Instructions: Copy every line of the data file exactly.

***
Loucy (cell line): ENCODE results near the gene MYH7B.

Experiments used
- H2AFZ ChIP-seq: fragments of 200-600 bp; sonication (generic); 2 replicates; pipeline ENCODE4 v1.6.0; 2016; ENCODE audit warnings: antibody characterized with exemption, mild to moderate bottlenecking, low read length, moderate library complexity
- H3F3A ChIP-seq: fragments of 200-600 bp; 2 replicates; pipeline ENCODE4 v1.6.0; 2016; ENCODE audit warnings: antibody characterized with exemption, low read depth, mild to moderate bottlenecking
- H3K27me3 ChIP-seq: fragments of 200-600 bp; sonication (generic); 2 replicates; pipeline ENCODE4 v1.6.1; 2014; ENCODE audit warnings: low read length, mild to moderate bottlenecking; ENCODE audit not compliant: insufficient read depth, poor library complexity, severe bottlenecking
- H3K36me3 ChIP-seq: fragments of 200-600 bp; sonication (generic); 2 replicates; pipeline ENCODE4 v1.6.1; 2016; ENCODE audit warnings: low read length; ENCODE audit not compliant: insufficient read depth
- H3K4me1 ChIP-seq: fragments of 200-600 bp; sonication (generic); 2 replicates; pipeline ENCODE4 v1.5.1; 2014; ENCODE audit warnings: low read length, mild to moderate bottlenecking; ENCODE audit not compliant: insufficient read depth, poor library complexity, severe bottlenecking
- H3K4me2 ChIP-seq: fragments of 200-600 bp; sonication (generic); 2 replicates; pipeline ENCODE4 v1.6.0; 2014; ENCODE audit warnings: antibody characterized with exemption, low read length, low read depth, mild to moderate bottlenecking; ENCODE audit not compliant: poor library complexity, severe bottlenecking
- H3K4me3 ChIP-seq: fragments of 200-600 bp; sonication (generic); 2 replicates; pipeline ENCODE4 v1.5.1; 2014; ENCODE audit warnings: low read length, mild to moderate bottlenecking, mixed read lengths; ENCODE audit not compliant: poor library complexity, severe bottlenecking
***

Loucy (cell line): ENCODE results near the gene MYH7B.

Experiments used
- H2AFZ ChIP-seq: fragments of 200-600 bp; sonication (generic); 2 replicates; pipeline ENCODE4 v1.6.0; 2016; ENCODE audit warnings: antibody characterized with exemption, mild to moderate bottlenecking, low read length, moderate library complexity
- H3F3A ChIP-seq: fragments of 200-600 bp; 2 replicates; pipeline ENCODE4 v1.6.0; 2016; ENCODE audit warnings: antibody characterized with exemption, low read depth, mild to moderate bottlenecking
- H3K27me3 ChIP-seq: fragments of 200-600 bp; sonication (generic); 2 replicates; pipeline ENCODE4 v1.6.1; 2014; ENCODE audit warnings: low read length, mild to moderate bottlenecking; ENCODE audit not compliant: insufficient read depth, poor library complexity, severe bottlenecking
- H3K36me3 ChIP-seq: fragments of 200-600 bp; sonication (generic); 2 replicates; pipeline ENCODE4 v1.6.1; 2016; ENCODE audit warnings: low read length; ENCODE audit not compliant: insufficient read depth
- H3K4me1 ChIP-seq: fragments of 200-600 bp; sonication (generic); 2 replicates; pipeline ENCODE4 v1.5.1; 2014; ENCODE audit warnings: low read length, mild to moderate bottlenecking; ENCODE audit not compliant: insufficient read depth, poor library complexity, severe bottlenecking
- H3K4me2 ChIP-seq: fragments of 200-600 bp; sonication (generic); 2 replicates; pipeline ENCODE4 v1.6.0; 2014; ENCODE audit warnings: antibody characterized with exemption, low read length, low read depth, mild to moderate bottlenecking; ENCODE audit not compliant: poor library complexity, severe bottlenecking
- H3K4me3 ChIP-seq: fragments of 200-600 bp; sonication (generic); 2 replicates; pipeline ENCODE4 v1.5.1; 2014; ENCODE audit warnings: low read length, mild to moderate bottlenecking, mixed read lengths; ENCODE audit not compliant: poor library complexity, severe bottlenecking